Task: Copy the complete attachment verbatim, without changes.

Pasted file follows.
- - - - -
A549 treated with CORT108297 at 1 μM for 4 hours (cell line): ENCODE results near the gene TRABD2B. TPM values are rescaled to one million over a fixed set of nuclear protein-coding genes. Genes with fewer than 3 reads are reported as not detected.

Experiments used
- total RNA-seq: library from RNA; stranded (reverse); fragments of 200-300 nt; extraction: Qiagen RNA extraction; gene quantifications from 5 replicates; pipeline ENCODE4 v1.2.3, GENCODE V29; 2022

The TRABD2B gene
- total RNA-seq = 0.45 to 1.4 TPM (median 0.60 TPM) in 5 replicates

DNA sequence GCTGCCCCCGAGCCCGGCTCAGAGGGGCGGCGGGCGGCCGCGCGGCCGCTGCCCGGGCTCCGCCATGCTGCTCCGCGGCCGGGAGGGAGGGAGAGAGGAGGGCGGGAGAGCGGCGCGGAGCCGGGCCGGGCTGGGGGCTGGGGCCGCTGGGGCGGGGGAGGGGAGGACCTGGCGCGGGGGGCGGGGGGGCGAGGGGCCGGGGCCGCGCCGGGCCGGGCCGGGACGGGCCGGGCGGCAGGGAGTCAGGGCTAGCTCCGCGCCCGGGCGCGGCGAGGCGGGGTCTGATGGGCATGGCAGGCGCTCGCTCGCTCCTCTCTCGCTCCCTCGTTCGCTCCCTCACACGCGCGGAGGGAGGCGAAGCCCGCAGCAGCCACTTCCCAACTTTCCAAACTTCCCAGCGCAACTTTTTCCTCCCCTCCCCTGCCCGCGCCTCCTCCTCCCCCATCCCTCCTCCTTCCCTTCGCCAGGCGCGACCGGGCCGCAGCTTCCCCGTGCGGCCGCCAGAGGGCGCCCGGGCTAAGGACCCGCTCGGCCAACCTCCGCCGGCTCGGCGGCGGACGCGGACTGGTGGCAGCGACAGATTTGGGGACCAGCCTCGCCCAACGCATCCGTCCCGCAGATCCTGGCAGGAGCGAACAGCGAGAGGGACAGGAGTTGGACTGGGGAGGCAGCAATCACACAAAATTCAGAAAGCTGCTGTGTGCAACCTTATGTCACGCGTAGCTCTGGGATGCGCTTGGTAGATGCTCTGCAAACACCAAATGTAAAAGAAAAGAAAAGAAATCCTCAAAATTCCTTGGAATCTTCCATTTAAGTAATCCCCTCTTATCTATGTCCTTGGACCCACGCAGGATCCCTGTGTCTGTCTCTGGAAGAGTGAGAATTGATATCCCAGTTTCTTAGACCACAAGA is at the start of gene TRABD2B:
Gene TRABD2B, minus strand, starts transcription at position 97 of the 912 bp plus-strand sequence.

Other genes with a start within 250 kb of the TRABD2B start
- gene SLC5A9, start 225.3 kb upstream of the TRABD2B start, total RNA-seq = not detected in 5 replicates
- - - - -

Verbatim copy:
A549 treated with CORT108297 at 1 μM for 4 hours (cell line): ENCODE results near the gene TRABD2B. TPM values are rescaled to one million over a fixed set of nuclear protein-coding genes. Genes with fewer than 3 reads are reported as not detected.

Experiments used
- total RNA-seq: library from RNA; stranded (reverse); fragments of 200-300 nt; extraction: Qiagen RNA extraction; gene quantifications from 5 replicates; pipeline ENCODE4 v1.2.3, GENCODE V29; 2022

The TRABD2B gene
- total RNA-seq = 0.45 to 1.4 TPM (median 0.60 TPM) in 5 replicates

DNA sequence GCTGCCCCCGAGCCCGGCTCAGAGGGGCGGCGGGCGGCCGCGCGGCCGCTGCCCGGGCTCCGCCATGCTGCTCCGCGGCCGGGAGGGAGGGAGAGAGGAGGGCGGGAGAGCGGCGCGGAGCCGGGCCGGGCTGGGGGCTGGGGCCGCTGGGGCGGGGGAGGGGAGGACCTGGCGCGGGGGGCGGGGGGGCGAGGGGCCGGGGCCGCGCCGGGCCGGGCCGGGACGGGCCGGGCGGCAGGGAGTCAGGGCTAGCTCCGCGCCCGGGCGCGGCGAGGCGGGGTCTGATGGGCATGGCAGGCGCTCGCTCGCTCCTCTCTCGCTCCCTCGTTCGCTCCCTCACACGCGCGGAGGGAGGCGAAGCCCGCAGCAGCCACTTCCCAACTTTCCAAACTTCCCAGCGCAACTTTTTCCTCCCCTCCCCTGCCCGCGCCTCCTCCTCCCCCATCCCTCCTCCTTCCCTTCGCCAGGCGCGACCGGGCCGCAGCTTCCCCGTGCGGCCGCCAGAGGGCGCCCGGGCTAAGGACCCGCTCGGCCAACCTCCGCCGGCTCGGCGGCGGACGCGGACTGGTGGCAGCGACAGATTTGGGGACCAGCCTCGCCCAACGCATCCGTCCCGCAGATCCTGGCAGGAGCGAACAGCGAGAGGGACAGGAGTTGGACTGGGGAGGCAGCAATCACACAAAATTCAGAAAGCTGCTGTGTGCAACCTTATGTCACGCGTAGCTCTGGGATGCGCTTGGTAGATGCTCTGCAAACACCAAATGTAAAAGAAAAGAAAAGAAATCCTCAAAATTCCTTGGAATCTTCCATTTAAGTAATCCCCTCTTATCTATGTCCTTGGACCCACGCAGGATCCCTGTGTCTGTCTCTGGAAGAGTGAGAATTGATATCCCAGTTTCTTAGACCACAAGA is at the start of gene TRABD2B:
Gene TRABD2B, minus strand, starts transcription at position 97 of the 912 bp plus-strand sequence.

Other genes with a start within 250 kb of the TRABD2B start
- gene SLC5A9, start 225.3 kb upstream of the TRABD2B start, total RNA-seq = not detected in 5 replicates